MADISON (WKOW) -- Forget the naughty and nice list; Santa Claus is focused on getting himself on the high-risk list to receive the H1N1 vaccine.
A national Santa organization wants all those who volunteer as Father Christmas to get immunized against the virus as soon as possible.
"There are little petri dishes that are sitting on our laps, and you have to protect them, as well as yourself," said Robert Flemming, who volunteers as Santa Claus.
After all, it's Santa's job to spread good cheer, not a dangerous virus.
"They should get the shot, not so much to protect the Santa, but to help protect the public," said Nicholas Trolli, another Santa impersonator. "We don't want our Santas getting sick because then we won't have a Santa in that particular location, 'cause it's hard to replace a real, bearded Santa once you have someone on location."
But local health care workers say there's no reason santa volunteers are any more high-risk than other people who work with children.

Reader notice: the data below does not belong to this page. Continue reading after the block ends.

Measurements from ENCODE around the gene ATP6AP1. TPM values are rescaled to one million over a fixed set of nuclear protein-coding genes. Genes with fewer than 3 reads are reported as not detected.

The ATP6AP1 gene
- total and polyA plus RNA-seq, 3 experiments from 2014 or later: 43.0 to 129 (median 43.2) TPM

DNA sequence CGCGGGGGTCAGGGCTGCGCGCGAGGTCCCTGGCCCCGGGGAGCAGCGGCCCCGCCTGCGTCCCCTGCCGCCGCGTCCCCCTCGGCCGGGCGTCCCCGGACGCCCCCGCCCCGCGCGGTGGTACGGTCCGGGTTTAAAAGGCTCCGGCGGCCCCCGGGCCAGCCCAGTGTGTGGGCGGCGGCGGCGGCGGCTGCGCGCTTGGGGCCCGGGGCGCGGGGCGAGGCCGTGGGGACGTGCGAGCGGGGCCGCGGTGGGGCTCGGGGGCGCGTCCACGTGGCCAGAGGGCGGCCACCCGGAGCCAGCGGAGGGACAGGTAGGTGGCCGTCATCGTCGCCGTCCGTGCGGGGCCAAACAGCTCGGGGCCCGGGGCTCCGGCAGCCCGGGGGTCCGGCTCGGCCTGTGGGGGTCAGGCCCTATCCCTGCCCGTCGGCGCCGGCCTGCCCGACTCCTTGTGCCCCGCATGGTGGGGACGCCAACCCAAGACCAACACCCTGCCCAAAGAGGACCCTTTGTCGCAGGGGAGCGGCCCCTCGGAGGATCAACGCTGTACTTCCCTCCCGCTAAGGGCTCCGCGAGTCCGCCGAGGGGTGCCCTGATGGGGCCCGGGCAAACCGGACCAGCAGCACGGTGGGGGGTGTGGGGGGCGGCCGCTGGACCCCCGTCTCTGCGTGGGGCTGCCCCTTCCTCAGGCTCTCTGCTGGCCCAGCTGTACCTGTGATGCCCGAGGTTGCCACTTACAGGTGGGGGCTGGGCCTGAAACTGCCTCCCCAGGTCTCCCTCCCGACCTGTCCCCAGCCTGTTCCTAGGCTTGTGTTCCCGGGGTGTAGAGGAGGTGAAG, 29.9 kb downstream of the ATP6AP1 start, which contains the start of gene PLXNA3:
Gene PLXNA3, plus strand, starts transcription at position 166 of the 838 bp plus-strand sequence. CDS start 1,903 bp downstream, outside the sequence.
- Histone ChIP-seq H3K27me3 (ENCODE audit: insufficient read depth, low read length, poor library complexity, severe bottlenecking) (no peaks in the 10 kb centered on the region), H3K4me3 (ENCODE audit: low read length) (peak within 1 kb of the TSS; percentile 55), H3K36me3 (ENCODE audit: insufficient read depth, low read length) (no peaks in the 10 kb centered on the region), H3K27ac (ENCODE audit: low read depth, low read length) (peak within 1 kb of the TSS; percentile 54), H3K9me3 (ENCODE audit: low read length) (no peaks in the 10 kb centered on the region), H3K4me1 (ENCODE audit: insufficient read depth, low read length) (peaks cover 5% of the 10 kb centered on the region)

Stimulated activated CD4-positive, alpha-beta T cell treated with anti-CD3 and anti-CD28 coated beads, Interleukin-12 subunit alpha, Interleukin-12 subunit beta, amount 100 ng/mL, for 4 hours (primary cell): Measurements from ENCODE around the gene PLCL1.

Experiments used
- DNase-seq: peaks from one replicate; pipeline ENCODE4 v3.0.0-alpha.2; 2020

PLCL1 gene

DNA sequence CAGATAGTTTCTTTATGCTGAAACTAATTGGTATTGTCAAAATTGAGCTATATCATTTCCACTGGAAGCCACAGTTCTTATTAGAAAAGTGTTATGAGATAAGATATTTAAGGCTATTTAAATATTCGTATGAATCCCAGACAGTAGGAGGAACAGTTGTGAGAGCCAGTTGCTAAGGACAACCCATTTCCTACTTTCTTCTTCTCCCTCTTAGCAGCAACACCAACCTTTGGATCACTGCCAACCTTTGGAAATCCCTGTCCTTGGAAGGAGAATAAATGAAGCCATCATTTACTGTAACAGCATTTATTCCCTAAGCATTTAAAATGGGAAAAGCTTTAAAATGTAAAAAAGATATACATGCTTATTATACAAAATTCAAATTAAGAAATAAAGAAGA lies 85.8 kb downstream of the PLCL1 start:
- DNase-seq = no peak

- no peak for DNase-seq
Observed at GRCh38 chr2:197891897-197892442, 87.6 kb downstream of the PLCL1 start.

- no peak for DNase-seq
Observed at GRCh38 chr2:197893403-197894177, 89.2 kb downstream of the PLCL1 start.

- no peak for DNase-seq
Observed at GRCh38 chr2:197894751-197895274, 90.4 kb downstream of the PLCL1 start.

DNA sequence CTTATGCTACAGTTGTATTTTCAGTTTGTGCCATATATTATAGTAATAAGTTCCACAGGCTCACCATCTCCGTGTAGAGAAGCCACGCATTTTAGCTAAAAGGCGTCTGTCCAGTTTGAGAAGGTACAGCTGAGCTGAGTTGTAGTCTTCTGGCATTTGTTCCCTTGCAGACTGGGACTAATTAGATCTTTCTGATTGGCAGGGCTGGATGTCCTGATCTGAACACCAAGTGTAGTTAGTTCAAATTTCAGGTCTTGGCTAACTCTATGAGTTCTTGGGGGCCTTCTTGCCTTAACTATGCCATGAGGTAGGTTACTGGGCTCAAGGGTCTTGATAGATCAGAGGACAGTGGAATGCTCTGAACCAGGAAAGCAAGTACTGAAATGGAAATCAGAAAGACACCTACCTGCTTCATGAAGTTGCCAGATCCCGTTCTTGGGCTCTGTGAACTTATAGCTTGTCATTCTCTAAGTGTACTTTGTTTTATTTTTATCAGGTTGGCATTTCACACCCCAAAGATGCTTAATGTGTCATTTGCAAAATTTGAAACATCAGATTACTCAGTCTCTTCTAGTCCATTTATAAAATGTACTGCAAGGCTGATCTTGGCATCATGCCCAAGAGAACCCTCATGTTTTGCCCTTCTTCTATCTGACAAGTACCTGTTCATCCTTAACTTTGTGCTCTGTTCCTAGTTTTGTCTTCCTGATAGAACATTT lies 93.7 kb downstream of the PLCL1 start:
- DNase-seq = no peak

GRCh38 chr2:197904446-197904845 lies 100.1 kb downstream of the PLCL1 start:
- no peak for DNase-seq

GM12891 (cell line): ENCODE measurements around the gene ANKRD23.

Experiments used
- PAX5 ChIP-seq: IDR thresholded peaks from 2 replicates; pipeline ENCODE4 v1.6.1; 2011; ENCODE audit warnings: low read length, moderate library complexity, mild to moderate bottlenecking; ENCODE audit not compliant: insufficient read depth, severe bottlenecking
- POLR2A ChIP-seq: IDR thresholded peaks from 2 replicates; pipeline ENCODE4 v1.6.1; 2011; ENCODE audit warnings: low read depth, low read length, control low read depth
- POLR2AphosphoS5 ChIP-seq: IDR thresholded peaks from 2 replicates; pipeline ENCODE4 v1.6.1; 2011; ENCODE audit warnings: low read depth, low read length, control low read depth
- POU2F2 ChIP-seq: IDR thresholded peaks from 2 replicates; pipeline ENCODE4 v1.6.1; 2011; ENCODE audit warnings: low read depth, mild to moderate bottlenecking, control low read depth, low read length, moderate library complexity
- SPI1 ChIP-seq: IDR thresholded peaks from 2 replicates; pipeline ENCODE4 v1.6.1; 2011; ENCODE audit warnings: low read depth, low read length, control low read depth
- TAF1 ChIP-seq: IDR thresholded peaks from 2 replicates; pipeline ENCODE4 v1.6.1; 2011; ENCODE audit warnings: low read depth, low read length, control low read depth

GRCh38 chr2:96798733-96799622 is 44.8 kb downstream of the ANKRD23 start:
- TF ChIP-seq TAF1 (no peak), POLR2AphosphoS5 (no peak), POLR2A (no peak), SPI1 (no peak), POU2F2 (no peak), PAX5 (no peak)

"It's not a whole lot different from maybe a first-grade teacher would be or the teachers in the school system," said Ellen Smith, nurse epidemiologist at St. Mary's in Madison.
Ernest Berger, president of Santa America, says it's important for Santas to get the H1N1 shot not only because they are exposed to hundreds of kids every day, but also because roughly one-third of Santas across the country are at least 100 pounds overweight.
Doctors also disagree with the Santas that high rates of obesity put Santas in the high-risk category.
"Being overweight is not necessarily make you high-risk in itself," said Smith.
Doctors say it's not urgent that these volunteers get the vaccine, especially if they are over age 55. Unless the Santa volunteer has an underlying health condition besides clinical obesity, he is not eligible to receive the vaccine at this point.
But Santa is putting up a struggle to make sure this holiday season is merry and bright, and healthy, too.
"They're putting on suits right now, and going out to visit children as we speak, and there's a possibility that they're putting themselves at risk because they have not received an H1N1 vaccination," said Berger.
Regardless of whether Santa gets the H1N1 vaccine, he will be taking a few precautions.
Santa workers say they will not be wearing the traditional white gloves. Instead they will use hand sanitizer frequently and dry-clean their suits every day, instead of every week.